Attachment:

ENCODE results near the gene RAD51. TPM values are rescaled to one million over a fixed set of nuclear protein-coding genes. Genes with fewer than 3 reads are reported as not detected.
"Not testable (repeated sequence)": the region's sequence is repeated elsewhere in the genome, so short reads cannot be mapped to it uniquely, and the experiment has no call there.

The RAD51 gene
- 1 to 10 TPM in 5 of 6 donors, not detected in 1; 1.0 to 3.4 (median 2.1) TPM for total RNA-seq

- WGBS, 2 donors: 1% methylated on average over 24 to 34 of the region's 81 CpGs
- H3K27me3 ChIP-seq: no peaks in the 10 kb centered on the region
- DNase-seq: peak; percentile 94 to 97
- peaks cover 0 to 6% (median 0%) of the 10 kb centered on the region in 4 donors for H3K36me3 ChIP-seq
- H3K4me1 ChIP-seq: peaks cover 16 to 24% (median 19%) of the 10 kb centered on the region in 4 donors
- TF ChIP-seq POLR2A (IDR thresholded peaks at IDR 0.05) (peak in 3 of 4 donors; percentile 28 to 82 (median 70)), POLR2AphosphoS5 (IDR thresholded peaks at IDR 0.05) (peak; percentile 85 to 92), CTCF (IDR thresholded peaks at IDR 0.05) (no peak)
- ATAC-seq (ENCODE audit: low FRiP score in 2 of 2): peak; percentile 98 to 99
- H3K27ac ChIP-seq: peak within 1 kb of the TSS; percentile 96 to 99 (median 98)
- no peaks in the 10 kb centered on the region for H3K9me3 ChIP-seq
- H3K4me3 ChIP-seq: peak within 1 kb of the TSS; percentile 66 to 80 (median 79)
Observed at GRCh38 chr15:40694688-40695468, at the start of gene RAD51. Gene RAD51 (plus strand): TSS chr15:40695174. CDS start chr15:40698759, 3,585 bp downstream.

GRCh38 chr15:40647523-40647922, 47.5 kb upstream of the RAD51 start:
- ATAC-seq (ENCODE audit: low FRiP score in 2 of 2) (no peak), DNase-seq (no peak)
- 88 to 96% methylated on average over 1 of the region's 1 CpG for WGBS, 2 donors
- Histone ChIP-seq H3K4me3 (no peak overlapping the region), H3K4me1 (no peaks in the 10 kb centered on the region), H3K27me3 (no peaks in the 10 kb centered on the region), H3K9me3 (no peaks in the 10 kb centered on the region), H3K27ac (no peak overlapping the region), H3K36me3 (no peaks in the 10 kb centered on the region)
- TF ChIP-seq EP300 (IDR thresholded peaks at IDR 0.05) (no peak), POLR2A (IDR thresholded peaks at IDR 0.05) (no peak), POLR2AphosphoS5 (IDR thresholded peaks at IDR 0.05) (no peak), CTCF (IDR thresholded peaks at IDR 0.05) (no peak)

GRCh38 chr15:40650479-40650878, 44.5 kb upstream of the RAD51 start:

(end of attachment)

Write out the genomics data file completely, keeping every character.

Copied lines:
ENCODE results near the gene RAD51. TPM values are rescaled to one million over a fixed set of nuclear protein-coding genes. Genes with fewer than 3 reads are reported as not detected.
"Not testable (repeated sequence)": the region's sequence is repeated elsewhere in the genome, so short reads cannot be mapped to it uniquely, and the experiment has no call there.

The RAD51 gene
- 1 to 10 TPM in 5 of 6 donors, not detected in 1; 1.0 to 3.4 (median 2.1) TPM for total RNA-seq

- WGBS, 2 donors: 1% methylated on average over 24 to 34 of the region's 81 CpGs
- H3K27me3 ChIP-seq: no peaks in the 10 kb centered on the region
- DNase-seq: peak; percentile 94 to 97
- peaks cover 0 to 6% (median 0%) of the 10 kb centered on the region in 4 donors for H3K36me3 ChIP-seq
- H3K4me1 ChIP-seq: peaks cover 16 to 24% (median 19%) of the 10 kb centered on the region in 4 donors
- TF ChIP-seq POLR2A (IDR thresholded peaks at IDR 0.05) (peak in 3 of 4 donors; percentile 28 to 82 (median 70)), POLR2AphosphoS5 (IDR thresholded peaks at IDR 0.05) (peak; percentile 85 to 92), CTCF (IDR thresholded peaks at IDR 0.05) (no peak)
- ATAC-seq (ENCODE audit: low FRiP score in 2 of 2): peak; percentile 98 to 99
- H3K27ac ChIP-seq: peak within 1 kb of the TSS; percentile 96 to 99 (median 98)
- no peaks in the 10 kb centered on the region for H3K9me3 ChIP-seq
- H3K4me3 ChIP-seq: peak within 1 kb of the TSS; percentile 66 to 80 (median 79)
Observed at GRCh38 chr15:40694688-40695468, at the start of gene RAD51. Gene RAD51 (plus strand): TSS chr15:40695174. CDS start chr15:40698759, 3,585 bp downstream.

GRCh38 chr15:40647523-40647922, 47.5 kb upstream of the RAD51 start:
- ATAC-seq (ENCODE audit: low FRiP score in 2 of 2) (no peak), DNase-seq (no peak)
- 88 to 96% methylated on average over 1 of the region's 1 CpG for WGBS, 2 donors
- Histone ChIP-seq H3K4me3 (no peak overlapping the region), H3K4me1 (no peaks in the 10 kb centered on the region), H3K27me3 (no peaks in the 10 kb centered on the region), H3K9me3 (no peaks in the 10 kb centered on the region), H3K27ac (no peak overlapping the region), H3K36me3 (no peaks in the 10 kb centered on the region)
- TF ChIP-seq EP300 (IDR thresholded peaks at IDR 0.05) (no peak), POLR2A (IDR thresholded peaks at IDR 0.05) (no peak), POLR2AphosphoS5 (IDR thresholded peaks at IDR 0.05) (no peak), CTCF (IDR thresholded peaks at IDR 0.05) (no peak)

GRCh38 chr15:40650479-40650878, 44.5 kb upstream of the RAD51 start: